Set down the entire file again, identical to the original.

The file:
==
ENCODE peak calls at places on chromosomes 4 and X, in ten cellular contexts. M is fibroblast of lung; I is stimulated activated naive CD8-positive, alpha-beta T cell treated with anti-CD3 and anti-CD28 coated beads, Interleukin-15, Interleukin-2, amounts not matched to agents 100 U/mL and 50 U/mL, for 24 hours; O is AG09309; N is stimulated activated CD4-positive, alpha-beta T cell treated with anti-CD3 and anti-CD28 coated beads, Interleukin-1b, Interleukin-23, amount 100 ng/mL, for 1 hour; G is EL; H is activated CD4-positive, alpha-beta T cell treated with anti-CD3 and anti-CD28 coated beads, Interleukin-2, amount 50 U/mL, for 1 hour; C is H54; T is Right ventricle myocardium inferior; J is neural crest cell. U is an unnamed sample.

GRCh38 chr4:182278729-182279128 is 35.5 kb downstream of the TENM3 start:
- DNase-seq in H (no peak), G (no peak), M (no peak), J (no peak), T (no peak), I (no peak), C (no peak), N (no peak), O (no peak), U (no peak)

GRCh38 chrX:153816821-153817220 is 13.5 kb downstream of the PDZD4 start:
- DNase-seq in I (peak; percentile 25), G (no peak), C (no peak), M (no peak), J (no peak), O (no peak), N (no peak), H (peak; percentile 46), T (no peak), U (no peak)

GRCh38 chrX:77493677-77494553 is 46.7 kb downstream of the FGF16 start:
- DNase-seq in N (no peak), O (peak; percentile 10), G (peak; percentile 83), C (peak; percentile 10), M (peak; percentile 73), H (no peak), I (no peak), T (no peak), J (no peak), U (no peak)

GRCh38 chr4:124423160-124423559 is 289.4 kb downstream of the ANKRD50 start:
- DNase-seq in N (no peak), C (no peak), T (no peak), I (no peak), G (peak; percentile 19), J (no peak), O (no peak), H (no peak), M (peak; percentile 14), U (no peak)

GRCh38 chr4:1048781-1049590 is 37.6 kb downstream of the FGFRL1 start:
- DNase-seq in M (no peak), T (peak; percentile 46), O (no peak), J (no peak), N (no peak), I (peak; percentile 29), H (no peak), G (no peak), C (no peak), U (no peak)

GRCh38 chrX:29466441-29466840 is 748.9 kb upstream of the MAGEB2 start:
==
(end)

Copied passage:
ENCODE peak calls at places on chromosomes 4 and X, in ten cellular contexts. M is fibroblast of lung; I is stimulated activated naive CD8-positive, alpha-beta T cell treated with anti-CD3 and anti-CD28 coated beads, Interleukin-15, Interleukin-2, amounts not matched to agents 100 U/mL and 50 U/mL, for 24 hours; O is AG09309; N is stimulated activated CD4-positive, alpha-beta T cell treated with anti-CD3 and anti-CD28 coated beads, Interleukin-1b, Interleukin-23, amount 100 ng/mL, for 1 hour; G is EL; H is activated CD4-positive, alpha-beta T cell treated with anti-CD3 and anti-CD28 coated beads, Interleukin-2, amount 50 U/mL, for 1 hour; C is H54; T is Right ventricle myocardium inferior; J is neural crest cell. U is an unnamed sample.

GRCh38 chr4:182278729-182279128 is 35.5 kb downstream of the TENM3 start:
- DNase-seq in H (no peak), G (no peak), M (no peak), J (no peak), T (no peak), I (no peak), C (no peak), N (no peak), O (no peak), U (no peak)

GRCh38 chrX:153816821-153817220 is 13.5 kb downstream of the PDZD4 start:
- DNase-seq in I (peak; percentile 25), G (no peak), C (no peak), M (no peak), J (no peak), O (no peak), N (no peak), H (peak; percentile 46), T (no peak), U (no peak)

GRCh38 chrX:77493677-77494553 is 46.7 kb downstream of the FGF16 start:
- DNase-seq in N (no peak), O (peak; percentile 10), G (peak; percentile 83), C (peak; percentile 10), M (peak; percentile 73), H (no peak), I (no peak), T (no peak), J (no peak), U (no peak)

GRCh38 chr4:124423160-124423559 is 289.4 kb downstream of the ANKRD50 start:
- DNase-seq in N (no peak), C (no peak), T (no peak), I (no peak), G (peak; percentile 19), J (no peak), O (no peak), H (no peak), M (peak; percentile 14), U (no peak)

GRCh38 chr4:1048781-1049590 is 37.6 kb downstream of the FGFRL1 start:
- DNase-seq in M (no peak), T (peak; percentile 46), O (no peak), J (no peak), N (no peak), I (peak; percentile 29), H (no peak), G (no peak), C (no peak), U (no peak)

GRCh38 chrX:29466441-29466840 is 748.9 kb upstream of the MAGEB2 start: